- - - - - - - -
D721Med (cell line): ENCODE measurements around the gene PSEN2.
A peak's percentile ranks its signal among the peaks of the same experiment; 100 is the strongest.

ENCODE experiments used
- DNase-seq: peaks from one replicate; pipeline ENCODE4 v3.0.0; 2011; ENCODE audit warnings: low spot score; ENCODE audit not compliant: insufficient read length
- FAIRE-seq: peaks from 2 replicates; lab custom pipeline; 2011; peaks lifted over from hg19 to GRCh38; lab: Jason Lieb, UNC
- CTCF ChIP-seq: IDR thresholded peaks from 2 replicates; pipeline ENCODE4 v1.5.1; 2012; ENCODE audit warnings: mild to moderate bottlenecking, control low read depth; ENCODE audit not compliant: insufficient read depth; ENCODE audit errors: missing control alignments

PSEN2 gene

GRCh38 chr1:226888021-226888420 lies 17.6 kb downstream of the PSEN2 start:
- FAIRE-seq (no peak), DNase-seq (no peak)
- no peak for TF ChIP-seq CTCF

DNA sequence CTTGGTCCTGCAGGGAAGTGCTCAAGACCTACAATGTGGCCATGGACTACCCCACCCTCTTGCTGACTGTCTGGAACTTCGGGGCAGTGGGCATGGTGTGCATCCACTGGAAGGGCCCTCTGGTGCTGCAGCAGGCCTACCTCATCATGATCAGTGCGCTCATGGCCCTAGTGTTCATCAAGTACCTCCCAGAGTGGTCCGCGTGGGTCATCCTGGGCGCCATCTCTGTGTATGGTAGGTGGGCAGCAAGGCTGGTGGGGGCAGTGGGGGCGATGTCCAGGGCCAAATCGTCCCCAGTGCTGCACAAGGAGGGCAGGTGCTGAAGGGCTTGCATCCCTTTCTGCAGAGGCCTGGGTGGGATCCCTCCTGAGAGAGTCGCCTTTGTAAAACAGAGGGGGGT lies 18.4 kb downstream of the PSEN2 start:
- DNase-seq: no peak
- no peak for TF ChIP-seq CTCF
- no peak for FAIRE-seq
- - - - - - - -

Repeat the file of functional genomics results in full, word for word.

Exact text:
D721Med (cell line): ENCODE measurements around the gene PSEN2.
A peak's percentile ranks its signal among the peaks of the same experiment; 100 is the strongest.

ENCODE experiments used
- DNase-seq: peaks from one replicate; pipeline ENCODE4 v3.0.0; 2011; ENCODE audit warnings: low spot score; ENCODE audit not compliant: insufficient read length
- FAIRE-seq: peaks from 2 replicates; lab custom pipeline; 2011; peaks lifted over from hg19 to GRCh38; lab: Jason Lieb, UNC
- CTCF ChIP-seq: IDR thresholded peaks from 2 replicates; pipeline ENCODE4 v1.5.1; 2012; ENCODE audit warnings: mild to moderate bottlenecking, control low read depth; ENCODE audit not compliant: insufficient read depth; ENCODE audit errors: missing control alignments

PSEN2 gene

GRCh38 chr1:226888021-226888420 lies 17.6 kb downstream of the PSEN2 start:
- FAIRE-seq (no peak), DNase-seq (no peak)
- no peak for TF ChIP-seq CTCF

DNA sequence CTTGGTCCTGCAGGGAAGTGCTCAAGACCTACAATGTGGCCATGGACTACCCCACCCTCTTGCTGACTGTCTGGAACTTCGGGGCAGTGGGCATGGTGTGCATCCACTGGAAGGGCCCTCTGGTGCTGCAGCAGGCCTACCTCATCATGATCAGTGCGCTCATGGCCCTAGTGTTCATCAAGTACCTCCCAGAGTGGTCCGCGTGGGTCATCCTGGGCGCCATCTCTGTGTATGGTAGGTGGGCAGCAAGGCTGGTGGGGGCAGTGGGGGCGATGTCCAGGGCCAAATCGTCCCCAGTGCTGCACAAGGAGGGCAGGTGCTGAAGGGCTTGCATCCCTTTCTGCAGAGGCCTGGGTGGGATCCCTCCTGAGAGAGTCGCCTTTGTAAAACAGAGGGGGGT lies 18.4 kb downstream of the PSEN2 start:
- DNase-seq: no peak
- no peak for TF ChIP-seq CTCF
- no peak for FAIRE-seq